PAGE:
Steamer bags make it possible to steam fresh veggies in the microwave without all the fuss of special steaming bowls. These specially designed steaming bags allow just the right amount of steam to escape while maintaining enough steam to cook veggies quickly. Both fresh and frozen veggies can be cooked in steamer bags, and they even provide enough room to steam corn on the cob. By adding a dab of butter or a dash of seasoning to the bag, you can cook piping hot corn that is ready to eat.

Things You'll Need

Remove the outer husk of the corn by grasping the leaves at the top of the ear and pulling them downward. Snap the bottom of the ear of corn to remove the husk and extra length of cob at the bottom of the ear. Discard the husks.

Pull away any traces of silk on the corn. Rub gently with a soft cloth to remove any stubborn pieces of silk. A damp paper towel also works well to remove the excess silk on the corn.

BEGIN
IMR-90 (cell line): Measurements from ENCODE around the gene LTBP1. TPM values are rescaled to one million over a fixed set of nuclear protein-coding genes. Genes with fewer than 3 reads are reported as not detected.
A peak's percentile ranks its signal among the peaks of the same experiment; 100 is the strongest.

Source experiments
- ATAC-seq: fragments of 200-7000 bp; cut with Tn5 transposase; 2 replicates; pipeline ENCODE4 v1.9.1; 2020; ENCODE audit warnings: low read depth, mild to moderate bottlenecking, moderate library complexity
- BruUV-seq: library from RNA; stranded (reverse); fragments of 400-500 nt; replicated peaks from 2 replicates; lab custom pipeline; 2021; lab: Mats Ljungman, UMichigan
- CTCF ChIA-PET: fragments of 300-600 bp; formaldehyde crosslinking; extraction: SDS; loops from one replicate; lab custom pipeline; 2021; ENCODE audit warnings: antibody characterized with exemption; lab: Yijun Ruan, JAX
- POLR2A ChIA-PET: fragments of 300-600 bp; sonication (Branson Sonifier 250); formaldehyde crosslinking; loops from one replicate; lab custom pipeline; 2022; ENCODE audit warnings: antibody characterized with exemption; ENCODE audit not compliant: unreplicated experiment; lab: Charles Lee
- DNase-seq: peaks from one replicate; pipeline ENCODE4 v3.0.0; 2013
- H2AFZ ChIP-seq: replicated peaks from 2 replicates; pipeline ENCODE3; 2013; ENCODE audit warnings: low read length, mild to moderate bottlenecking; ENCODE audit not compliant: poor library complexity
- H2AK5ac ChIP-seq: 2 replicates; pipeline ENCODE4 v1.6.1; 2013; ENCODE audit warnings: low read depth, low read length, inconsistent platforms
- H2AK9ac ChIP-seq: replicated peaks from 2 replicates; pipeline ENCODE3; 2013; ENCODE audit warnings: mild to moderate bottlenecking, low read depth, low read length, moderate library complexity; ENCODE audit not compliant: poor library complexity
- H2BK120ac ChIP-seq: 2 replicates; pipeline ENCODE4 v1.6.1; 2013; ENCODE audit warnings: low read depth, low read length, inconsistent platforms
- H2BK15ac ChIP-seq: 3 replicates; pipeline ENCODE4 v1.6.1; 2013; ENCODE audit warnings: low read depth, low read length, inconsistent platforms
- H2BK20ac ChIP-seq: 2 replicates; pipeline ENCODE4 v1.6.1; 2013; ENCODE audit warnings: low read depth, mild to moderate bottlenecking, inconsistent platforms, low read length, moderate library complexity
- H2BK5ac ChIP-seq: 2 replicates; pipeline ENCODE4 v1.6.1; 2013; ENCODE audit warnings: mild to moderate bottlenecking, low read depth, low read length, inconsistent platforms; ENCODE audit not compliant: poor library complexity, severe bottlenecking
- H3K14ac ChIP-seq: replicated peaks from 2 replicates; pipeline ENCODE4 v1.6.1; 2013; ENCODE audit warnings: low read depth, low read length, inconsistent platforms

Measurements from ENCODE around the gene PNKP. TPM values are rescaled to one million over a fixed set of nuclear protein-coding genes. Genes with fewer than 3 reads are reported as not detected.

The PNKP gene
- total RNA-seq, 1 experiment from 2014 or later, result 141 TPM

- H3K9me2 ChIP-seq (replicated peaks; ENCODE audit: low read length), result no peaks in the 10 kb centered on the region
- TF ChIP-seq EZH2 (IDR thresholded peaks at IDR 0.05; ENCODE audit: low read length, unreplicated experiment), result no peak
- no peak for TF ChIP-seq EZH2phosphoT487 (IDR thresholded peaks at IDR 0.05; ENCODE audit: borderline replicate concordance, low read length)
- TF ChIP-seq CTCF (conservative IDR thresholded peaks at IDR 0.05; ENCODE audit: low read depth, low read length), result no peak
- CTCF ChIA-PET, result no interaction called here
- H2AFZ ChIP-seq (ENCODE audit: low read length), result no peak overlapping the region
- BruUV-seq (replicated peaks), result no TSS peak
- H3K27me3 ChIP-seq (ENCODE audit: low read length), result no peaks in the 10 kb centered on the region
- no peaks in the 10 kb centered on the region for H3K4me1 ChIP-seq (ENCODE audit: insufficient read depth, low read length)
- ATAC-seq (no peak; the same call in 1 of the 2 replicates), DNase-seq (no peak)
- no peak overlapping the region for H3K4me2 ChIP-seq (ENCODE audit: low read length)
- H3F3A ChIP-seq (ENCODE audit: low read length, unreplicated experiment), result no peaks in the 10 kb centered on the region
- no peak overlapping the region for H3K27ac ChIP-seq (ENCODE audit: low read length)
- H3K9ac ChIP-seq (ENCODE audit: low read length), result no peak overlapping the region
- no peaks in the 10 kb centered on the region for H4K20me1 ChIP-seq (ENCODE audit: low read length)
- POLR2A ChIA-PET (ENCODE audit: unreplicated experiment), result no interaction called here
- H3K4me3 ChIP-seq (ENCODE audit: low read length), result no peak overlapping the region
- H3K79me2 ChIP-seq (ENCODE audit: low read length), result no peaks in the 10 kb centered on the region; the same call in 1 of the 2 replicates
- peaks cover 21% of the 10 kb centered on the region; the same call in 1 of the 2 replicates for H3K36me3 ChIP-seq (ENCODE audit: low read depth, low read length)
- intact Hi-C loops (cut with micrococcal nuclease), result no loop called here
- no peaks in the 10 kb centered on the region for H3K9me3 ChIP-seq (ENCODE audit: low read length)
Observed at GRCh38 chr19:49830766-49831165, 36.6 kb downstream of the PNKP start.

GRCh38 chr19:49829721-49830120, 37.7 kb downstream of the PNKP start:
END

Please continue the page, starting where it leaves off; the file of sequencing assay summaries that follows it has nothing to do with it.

Put 2 ears of corn in a microwave steamer bag. Add pats of butter to taste to the bag, if desired, and seal the bag. You can also add seasonings, such as a dash of salt and pepper or a sprinkle of fresh herbs.

Place the steamer bag in the microwave and cook on high for 5 to 6 minutes.

Allow the bag to sit for 1 minute before opening. This allows excess steam to escape and finishes the cooking process.

Shake gently to distribute the butter over the corn.

Remove the corn and season as desired. Serve hot.


  • Test the corn for doneness by pricking a kernel with the tines of a fork. If white, milky juice squirts from the kernel, the corn requires a longer cooking time. Put the corn back in the microwave for another minute or two, if necessary. Because microwaves vary in temperature, you may need to cook your corn longer to reach the desired doneness. Note the amount of time corn requires to cook in your microwave for future reference.

  • Choose fresh corn from the garden or the produce stand. Look for ears that are well-filled out with firm kernels and fresh husks. Test a kernel with your fingernail. Fresh corn produces a white, milky juice. Corn loses flavor quickly after harvesting and should be cooked as soon as possible after picking.